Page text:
It’s been a while since I have posted anything. Work has been busy; some really interesting projects have come my way, and I have had the pleasure to work with some excellent clients. But in my spare time I have been working on another project – a pitch for an animated short film, which was entered as part of The Pitch Film Fund competition – www.EnterThePitch.com
When two wounded soldiers are rescued from the battlefield, they are faced with a dilemma – should they trust their rescuer or forge their own path forward?
Entered into the ‘Drama’ category, my short film idea FIRES made it all the way to the finalist stage – from a couple of hundred entries back in September, through to the final 5 ideas. After presenting my idea to the final judges yesterday, my part in the competition came to an end.
Though I cannot deny that I am a little disappointed and felt a certain anticlimax after so much work had been put into the idea, I am really pleased for the filmmakers who have made it through to the last pitching session today – all of their ideas really deserve to be made!
Proof of Concept
Ok, to whet you’re appetite, I’m going to share the Proof of Concept animation I created as part of my pitch.
The Pitch is typically concerned with making short live action films – pitching an animated short is a little out of their zone of expertise, and so in order to help describe my aesthetic vision, I created this short proof of concept, taken from the end of the story.
FIRES is set in a small clearing in a deep, dark forest with one rule:
“Never, under no circumstances, light a fire in this forest! There are beasts within that do not take kindly to the flame”
I wanted to place the audience in the place of darkness – but rendering that effectively would be a challenge. I wanted to ditch key-lights and fill lights and focus more on back-lights and silhouettes against the grey of the mist – I wanted to give the impression of the action, rather than show it in glorious full colour!
I had a specific look I wanted to go for – the harsh etched look in the lighting, the scribbled mist between the trees. I went through a number of processes to try to find the best way to produce this look, and there would be further look development to go, but as a proof of the idea, it sold what I wanted to sell.
Below is a sequence of shader tests within Maya.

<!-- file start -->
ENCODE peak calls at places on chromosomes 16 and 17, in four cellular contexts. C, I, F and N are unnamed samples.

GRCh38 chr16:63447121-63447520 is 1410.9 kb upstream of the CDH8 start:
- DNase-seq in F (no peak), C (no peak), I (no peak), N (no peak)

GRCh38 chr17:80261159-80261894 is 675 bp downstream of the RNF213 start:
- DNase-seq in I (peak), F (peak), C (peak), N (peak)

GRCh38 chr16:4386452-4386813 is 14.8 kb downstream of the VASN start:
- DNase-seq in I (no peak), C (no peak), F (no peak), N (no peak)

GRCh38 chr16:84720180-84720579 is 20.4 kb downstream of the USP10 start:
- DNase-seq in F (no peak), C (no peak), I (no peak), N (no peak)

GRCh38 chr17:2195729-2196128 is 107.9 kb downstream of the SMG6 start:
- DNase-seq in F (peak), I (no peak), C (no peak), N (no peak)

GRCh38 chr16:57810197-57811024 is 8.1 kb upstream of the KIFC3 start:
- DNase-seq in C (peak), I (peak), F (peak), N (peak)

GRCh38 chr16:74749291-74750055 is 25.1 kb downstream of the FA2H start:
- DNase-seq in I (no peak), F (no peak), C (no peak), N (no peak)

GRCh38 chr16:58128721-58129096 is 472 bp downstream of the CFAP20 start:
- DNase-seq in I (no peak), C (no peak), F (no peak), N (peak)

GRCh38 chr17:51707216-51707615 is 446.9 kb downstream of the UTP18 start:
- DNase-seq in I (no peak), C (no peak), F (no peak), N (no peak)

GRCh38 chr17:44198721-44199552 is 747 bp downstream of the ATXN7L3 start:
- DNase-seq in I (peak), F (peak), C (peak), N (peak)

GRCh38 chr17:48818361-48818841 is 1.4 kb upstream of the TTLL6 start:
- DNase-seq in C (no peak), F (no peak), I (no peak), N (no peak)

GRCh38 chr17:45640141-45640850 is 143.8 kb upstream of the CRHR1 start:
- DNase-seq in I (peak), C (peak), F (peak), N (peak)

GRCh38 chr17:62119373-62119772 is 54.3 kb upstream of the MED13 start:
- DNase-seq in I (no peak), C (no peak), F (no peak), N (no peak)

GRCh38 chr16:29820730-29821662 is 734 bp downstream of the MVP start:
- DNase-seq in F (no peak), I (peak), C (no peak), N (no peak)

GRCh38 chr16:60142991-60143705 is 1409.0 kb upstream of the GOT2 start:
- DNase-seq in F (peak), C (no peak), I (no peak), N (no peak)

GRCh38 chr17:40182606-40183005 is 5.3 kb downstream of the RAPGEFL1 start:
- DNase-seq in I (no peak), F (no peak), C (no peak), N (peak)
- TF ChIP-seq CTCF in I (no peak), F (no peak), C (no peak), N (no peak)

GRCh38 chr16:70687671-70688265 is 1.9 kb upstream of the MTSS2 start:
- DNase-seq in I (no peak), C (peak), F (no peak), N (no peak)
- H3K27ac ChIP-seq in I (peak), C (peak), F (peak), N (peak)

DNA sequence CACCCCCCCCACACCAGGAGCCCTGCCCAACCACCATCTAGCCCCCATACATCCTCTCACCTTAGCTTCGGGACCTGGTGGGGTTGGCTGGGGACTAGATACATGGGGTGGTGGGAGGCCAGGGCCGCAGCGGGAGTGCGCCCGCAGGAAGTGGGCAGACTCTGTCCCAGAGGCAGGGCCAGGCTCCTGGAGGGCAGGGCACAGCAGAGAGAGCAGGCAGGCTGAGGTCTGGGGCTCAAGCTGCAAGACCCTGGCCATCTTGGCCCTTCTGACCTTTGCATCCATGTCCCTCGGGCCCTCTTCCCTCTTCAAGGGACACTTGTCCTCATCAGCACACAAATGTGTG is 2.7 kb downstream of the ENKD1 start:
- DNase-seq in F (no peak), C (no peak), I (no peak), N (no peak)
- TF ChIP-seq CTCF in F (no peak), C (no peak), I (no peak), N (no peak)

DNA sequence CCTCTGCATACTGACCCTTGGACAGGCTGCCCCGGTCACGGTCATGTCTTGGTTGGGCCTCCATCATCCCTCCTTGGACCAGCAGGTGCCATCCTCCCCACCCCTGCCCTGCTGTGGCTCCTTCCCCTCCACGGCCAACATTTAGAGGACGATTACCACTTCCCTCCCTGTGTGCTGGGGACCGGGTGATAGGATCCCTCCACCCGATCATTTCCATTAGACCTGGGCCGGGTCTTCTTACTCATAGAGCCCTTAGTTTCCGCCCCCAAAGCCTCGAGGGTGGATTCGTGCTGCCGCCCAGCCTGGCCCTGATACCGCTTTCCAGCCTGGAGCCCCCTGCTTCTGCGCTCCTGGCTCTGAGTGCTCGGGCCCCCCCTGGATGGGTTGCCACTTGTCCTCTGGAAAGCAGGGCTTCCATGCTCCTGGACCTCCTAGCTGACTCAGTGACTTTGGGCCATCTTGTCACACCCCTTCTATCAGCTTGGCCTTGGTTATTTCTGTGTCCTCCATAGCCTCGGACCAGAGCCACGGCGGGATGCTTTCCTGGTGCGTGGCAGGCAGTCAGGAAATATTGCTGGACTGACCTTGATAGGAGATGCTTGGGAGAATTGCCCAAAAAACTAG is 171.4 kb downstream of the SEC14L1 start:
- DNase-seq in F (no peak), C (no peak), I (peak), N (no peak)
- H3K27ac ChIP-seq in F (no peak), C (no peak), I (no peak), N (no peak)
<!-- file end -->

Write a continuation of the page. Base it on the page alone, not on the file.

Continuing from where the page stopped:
Part of the USP of The Pitch Film Fund is the requirement to link the idea to a Bible passage. You can read more about why here.
The Bible passage I chose is Isaiah 50:10-11
10 Who among you fears the LordIsaiah 50:10-11 (NIV)
and obeys the word of his servant?
Let the one who walks in the dark,
who has no light,
trust in the name of the Lord
and rely on their God.
11 But now, all you who light fires
and provide yourselves with flaming torches,
go, walk in the light of your fires
and of the torches you have set ablaze.
This is what you shall receive from my hand:
You will lie down in torment.
The first time I read this passage, I had a thought of a number of bickering groups lost in a forest, each one lighting their own torches and making their way deeper into the woods, getting more lost and more argumentative as they go.
In order to pitch an idea for a short animation, I had to simmer this idea down. Rather than having groups of characters, I chose two characters to represent two sides of the argument – one wants to stay, the other wants to go.
An interesting part of this passage is the concept of lighting flaming torches. One commentary talks about the torches representing the “false light of one’s own wisdom”. This phrase that blew me away when I first read it – if you believe in a God who created heaven and earth and all the life within, the idea of thinking that I, in my limited understanding of life, know better than He does is completely crazy! Why not trust the one who wrote the instruction manual?
This idea finds its way into my story in the form of a local civilian woman who knows the lay of the land. She knows the forest, and gives the two soldiers a warning – not to be mean to them, but for their own safety. Themes of trust and obedience – especially through dark times – are the focus of the story, along with the a personal growth of strength and confidence – not to run, but to stand your ground.
The Pitching Process
The Pitch Film Fund has a pot of money to make short films. This year the pot was split between two categories – Drama and Comedy.
Back in September, when entrants submitted a 2 minute pitch video (shown below), my concept was very loose. I had an idea of where I wanted to go with it, but no concrete structure. The idea was there, the visual concept was there, but it was full of holes and lacking any sophistication.
In October, the ‘In Consideration’ list brought the number of competitors from around 300 down to 50. In November, that number was reduced again to the 20 pitches in the Shortlist. At each stage, the entrants were encouraged to attend online seminars focused on Idea Developing (an area I really enjoy), writing synopsis and Beat Sheets, as well as putting together a pitch deck to send to producers to sell the idea.
Last year I made it to this stage with my idea ‘STONE’ – the first pitch I had ever put together, and I found that every step of the way, the hosts of The Pitch were completely routing for everyone of us. They created such a warm environment to encourage, nurture and grow the entrants that it was impossible not to find the entire process completely enjoyable!